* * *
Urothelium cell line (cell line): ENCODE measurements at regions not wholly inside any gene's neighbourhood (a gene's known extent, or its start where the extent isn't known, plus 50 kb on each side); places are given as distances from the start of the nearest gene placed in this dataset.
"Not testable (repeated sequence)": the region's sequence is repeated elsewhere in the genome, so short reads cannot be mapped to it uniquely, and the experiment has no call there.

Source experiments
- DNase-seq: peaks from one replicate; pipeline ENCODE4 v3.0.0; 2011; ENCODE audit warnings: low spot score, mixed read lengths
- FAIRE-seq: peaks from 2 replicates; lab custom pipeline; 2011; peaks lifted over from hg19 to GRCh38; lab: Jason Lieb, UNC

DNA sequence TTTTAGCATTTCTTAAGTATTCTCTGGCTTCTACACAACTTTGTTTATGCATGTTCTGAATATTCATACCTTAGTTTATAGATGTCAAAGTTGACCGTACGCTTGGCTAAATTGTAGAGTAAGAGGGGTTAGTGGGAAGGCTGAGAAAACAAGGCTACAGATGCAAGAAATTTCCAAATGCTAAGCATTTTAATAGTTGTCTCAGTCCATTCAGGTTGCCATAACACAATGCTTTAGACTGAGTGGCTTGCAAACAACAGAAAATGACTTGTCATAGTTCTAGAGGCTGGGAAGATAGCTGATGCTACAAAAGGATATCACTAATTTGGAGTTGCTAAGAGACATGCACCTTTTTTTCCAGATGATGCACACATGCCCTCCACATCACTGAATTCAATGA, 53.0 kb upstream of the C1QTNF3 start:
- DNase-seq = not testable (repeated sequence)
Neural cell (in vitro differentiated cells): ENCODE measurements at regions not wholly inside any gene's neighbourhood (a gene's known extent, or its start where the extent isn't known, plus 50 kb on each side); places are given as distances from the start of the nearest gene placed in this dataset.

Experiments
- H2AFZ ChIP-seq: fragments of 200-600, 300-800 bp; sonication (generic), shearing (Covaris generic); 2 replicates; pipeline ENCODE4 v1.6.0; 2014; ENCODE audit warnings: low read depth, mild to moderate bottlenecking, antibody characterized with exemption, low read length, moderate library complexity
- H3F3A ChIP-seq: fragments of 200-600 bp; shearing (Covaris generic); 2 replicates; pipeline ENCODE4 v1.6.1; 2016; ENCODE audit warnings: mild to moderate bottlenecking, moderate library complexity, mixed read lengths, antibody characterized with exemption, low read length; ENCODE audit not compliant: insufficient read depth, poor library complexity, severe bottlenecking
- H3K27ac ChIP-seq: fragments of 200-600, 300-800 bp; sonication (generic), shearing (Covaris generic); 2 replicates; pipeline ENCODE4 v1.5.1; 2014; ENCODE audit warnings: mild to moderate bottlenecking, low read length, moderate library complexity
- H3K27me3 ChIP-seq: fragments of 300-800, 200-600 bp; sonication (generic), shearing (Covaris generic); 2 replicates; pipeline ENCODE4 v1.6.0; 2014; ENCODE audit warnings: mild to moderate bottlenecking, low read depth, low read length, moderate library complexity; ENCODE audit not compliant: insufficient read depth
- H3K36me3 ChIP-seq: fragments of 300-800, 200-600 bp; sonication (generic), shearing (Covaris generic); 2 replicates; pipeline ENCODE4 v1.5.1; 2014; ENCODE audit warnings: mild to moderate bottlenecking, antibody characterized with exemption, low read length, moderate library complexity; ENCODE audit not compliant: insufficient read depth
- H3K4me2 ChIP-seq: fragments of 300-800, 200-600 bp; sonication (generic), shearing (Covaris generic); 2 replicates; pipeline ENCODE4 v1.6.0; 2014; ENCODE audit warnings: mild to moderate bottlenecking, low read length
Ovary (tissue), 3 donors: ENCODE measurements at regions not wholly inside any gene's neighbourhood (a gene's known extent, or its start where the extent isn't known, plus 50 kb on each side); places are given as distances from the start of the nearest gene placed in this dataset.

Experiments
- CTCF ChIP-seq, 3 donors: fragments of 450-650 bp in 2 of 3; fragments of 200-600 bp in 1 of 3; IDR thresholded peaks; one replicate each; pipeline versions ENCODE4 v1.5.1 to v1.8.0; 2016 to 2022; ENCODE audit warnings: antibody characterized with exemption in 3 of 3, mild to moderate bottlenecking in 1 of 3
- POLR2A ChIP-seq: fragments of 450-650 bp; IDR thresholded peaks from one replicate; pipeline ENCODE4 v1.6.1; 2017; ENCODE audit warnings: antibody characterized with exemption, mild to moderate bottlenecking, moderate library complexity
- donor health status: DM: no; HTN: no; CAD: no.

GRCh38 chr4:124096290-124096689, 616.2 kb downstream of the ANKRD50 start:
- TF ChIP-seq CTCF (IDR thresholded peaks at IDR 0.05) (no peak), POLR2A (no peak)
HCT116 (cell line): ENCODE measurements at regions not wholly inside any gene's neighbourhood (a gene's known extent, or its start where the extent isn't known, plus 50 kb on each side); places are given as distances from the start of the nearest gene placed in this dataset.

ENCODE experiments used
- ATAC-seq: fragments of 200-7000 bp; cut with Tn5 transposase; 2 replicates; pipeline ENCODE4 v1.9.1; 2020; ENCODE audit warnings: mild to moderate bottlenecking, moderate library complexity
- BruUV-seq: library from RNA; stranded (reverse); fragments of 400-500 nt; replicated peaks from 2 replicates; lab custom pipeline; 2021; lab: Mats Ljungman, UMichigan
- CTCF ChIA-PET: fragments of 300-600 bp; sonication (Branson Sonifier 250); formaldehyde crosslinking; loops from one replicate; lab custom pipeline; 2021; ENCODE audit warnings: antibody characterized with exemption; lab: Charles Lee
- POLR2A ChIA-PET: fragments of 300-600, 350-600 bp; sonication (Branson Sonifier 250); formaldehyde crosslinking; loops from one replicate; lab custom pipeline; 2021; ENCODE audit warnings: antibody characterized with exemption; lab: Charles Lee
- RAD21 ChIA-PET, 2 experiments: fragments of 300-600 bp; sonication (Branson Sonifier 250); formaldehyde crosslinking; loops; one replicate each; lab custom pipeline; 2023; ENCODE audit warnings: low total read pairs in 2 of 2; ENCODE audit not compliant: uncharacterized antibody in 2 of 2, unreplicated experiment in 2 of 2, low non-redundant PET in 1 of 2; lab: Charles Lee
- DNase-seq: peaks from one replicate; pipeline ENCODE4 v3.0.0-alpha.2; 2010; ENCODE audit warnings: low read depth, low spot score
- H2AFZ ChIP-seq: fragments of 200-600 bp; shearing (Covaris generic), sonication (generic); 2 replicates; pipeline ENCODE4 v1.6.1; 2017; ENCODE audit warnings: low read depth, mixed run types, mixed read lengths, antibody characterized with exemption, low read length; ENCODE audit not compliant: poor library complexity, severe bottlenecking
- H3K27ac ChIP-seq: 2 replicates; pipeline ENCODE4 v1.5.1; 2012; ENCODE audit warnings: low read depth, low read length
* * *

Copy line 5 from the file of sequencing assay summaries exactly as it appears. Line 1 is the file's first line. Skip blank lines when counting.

- FAIRE-seq: peaks from 2 replicates; lab custom pipeline; 2011; peaks lifted over from hg19 to GRCh38; lab: Jason Lieb, UNC